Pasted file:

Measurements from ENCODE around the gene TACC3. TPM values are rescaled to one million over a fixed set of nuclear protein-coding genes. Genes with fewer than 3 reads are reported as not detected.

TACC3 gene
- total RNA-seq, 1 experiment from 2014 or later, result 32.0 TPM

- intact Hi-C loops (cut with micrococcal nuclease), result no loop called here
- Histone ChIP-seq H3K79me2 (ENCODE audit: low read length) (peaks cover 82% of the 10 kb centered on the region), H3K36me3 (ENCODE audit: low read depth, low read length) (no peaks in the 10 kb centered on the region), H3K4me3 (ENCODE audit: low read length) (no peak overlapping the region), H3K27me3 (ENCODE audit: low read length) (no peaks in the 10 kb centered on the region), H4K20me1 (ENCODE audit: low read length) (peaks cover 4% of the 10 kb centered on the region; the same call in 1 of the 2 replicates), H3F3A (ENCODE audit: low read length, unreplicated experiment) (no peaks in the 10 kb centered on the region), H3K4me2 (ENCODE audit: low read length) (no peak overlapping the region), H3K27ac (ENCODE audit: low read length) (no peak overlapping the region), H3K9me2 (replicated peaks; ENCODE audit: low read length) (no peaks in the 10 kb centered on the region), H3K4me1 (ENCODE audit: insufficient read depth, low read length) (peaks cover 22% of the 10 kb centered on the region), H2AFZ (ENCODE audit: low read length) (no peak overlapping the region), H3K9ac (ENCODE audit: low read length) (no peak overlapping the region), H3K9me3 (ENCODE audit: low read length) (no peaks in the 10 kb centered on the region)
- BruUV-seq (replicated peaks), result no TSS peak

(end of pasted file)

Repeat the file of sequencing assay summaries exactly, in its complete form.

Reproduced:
Measurements from ENCODE around the gene TACC3. TPM values are rescaled to one million over a fixed set of nuclear protein-coding genes. Genes with fewer than 3 reads are reported as not detected.

TACC3 gene
- total RNA-seq, 1 experiment from 2014 or later, result 32.0 TPM

- intact Hi-C loops (cut with micrococcal nuclease), result no loop called here
- Histone ChIP-seq H3K79me2 (ENCODE audit: low read length) (peaks cover 82% of the 10 kb centered on the region), H3K36me3 (ENCODE audit: low read depth, low read length) (no peaks in the 10 kb centered on the region), H3K4me3 (ENCODE audit: low read length) (no peak overlapping the region), H3K27me3 (ENCODE audit: low read length) (no peaks in the 10 kb centered on the region), H4K20me1 (ENCODE audit: low read length) (peaks cover 4% of the 10 kb centered on the region; the same call in 1 of the 2 replicates), H3F3A (ENCODE audit: low read length, unreplicated experiment) (no peaks in the 10 kb centered on the region), H3K4me2 (ENCODE audit: low read length) (no peak overlapping the region), H3K27ac (ENCODE audit: low read length) (no peak overlapping the region), H3K9me2 (replicated peaks; ENCODE audit: low read length) (no peaks in the 10 kb centered on the region), H3K4me1 (ENCODE audit: insufficient read depth, low read length) (peaks cover 22% of the 10 kb centered on the region), H2AFZ (ENCODE audit: low read length) (no peak overlapping the region), H3K9ac (ENCODE audit: low read length) (no peak overlapping the region), H3K9me3 (ENCODE audit: low read length) (no peaks in the 10 kb centered on the region)
- BruUV-seq (replicated peaks), result no TSS peak